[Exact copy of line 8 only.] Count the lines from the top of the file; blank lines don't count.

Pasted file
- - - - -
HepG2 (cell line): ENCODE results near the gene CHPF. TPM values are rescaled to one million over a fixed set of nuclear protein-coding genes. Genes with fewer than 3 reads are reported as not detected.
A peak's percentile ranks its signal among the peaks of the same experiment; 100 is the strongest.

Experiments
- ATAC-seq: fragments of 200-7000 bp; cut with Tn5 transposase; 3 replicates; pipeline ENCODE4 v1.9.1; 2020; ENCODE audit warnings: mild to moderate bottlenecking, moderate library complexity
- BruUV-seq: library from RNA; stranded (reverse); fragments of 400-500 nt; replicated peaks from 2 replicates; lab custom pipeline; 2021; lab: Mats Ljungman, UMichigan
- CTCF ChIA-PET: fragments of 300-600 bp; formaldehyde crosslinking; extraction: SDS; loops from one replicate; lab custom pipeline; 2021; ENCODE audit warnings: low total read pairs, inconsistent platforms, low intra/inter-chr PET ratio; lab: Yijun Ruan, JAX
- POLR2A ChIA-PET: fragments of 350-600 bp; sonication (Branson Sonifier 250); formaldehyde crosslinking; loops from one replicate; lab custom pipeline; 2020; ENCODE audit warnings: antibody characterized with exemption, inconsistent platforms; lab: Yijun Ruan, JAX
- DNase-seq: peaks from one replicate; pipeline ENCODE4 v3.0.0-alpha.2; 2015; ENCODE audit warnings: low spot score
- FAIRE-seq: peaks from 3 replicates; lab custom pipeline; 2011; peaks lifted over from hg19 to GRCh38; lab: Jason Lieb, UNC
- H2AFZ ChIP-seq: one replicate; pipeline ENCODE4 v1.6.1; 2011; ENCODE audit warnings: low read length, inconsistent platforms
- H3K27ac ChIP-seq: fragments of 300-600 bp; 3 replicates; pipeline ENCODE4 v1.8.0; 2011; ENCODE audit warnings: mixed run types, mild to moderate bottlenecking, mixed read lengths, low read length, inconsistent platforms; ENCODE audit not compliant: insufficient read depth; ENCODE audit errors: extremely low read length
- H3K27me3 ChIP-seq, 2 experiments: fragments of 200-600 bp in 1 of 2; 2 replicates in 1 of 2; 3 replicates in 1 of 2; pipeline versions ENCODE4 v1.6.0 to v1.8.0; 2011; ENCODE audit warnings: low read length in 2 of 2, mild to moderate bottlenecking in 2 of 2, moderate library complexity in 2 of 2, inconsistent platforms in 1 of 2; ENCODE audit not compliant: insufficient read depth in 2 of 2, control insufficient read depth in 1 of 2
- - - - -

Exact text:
- DNase-seq: peaks from one replicate; pipeline ENCODE4 v3.0.0-alpha.2; 2015; ENCODE audit warnings: low spot score